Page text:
The story continues with the second journal. This is an entry from her personal diary, by Elizabeth Lancaster Carsey 80-years-ago. Click here to read more.
Letter from Carsey from Andrew Texas! Doesn’t know how much he got in a raise yet! He seems so far away now – about 200 miles from here!! Stayed away from S.S and church today to get rid of a cold – hope it succeeds!
Yes sir, Andrews Texas is right. 18 miles from Seminole, 14 miles from Andrews, 54 miles from Hobbs, 206 miles from Rosewell, 44 miles from Odessa, 84 miles from Lubbock and 12, 526 miles from Hong Kong, China. Isolation is the word. The only saving feature of the whole thing is that Humble really splurged when they built this camp. It has its own streets of company houses, a company owned and operated camp electric power plant, light and gas system, in fact all that it takes to make a civilized community as tho a little hunk of civilization had been picked up and placed in the waste lands of West Texas. There even are street lights gas-lighted like city streets used to be years ago. There is a recreation hall with dances, Sunday school & entertainments are held. Single men eat in a large boarding house supervised by the company. And here I am.
Yes I got well after being sick for almost a week exactly. Saturday I rose and went to town for the first time. The following Monday I went to work and heard rumors that I was to be transferred to this place and given a better job. Thursday morning the Division Chief Clerk called out of Midland and told me to report to work at Andews, Texas and I came.
I have a much nicer place to stay here. Of the 3 bunkhouses, one, the best one is reserved for office hands. It has private baths, or rather a bath for each 2 rooms, and are furnished fair for bunk rooms. I am just about settled in one of the the rooms with my radio working etc. , and almost am a regular part of the works here. Just what my salary raise is to be I don’t know; I would not even say that I am going to get one but that is the general rumor that went with the change.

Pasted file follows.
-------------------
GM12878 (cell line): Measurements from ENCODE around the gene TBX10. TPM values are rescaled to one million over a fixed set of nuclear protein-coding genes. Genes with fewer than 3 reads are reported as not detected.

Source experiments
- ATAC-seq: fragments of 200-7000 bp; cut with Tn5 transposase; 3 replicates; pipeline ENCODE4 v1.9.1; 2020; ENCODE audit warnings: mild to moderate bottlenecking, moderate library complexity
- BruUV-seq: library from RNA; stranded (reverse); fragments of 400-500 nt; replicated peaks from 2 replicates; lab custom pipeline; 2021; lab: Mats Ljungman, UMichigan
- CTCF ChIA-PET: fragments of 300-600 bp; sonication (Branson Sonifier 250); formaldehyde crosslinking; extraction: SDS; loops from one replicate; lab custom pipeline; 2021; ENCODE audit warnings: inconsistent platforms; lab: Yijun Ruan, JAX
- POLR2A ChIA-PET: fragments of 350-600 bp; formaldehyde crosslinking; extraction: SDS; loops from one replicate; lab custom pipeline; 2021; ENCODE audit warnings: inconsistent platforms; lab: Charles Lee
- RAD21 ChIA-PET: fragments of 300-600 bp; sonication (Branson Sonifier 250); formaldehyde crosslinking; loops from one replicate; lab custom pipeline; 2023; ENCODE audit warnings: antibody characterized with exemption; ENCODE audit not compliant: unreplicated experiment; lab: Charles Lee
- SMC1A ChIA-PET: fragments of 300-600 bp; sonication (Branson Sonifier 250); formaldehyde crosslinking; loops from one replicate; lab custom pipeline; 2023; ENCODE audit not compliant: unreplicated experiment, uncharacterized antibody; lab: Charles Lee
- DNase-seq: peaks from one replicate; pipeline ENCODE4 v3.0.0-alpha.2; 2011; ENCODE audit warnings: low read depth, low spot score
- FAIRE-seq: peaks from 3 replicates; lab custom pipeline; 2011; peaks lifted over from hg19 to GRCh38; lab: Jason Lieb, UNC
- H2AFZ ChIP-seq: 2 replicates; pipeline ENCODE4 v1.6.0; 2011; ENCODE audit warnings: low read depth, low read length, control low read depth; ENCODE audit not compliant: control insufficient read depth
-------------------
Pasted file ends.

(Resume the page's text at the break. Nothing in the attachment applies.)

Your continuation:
My first trip to the Hamlet of Seminole was last night — with some roughnecks(persons who work on the drilling rigs) and I saw Martha Raye in “College Holiday” with the March of Time. I liked the humor of the film.
I hope you can come to Hobbs sometime provided that you know far enough in advance to write me, for I could and would like to come up to meet you there. Your letter came yesterday after circulating around by Hobbs. I have a friend, Bennie True, who wants to double-date with me some-time, and I was particularly anxious to introduce you to him. The other day in Hobbs I went into Wackers Variety store for some miscellany and Evelyn Magrill waited on me. You met her on the dance floor at Hobbs New Years’ Eve night but I doubt if you remember — she was with McAlpin. She was particularly loquacious I thought, in the store with me and I wondered what it was about. It tuned out that she wanted me to get her a date with Bennie True, the fellow she used to go with before he was transferred from Hobbs.
When I was sick I got a letter from Martha. She told me all about her Spanish that she is taking in high school, what stories she was reading and what her test for Semester was to be over, and I must say that it made me homesick to be a Spanish teacher again. It was an attractive letter and I intended to send it to you so you could get a notion of what sort of person she is, but I lost it. All of which reminds me that I must answer it. She said that Leslie Howard is to be in Dallas in April to play the Tragedy of Hamlet and that she was buying me a ticket for it.
A fellow from Brownfield, Texas told me today that a very good friend of mine (or used to be a very good friend) is now Superintendent of Schools at Brownsfield — a fellow by the name of M.l.H. Baze. Think I’ll breeze up there & see him sometime.
This is the plainest, flattest most unrelieved country I ever saw. Looking from the office windows is exactly nothing but flat country covered with bear grass and sagebrush with an occasional derrick. Along in 1933 a person by the name of JL Ben Carsey came up here and bought from a big rancher the oil leases on a tremendous ranch from J.S. Means. A wind-cat oil well was drilled by the company and it turned out successful. Consequently, Humble oil owns the entire field. Hence no town has risen and no motley group of companies has come in for Humble has it all cornered. There are 2 company rigs running and they have wells & wells & wells to be drilled and there is no hurry about it, since no other company can horn in on it.
You must pardon the mistakes (typographical) that I have made. This typewriter is a stranger to me. It has little rubber gadgets on the keys that make it feel funny.
And so goodbye — I must go take a bath.
Box 181 Andews, Texas
Here’s what else was happening 80-years-ago today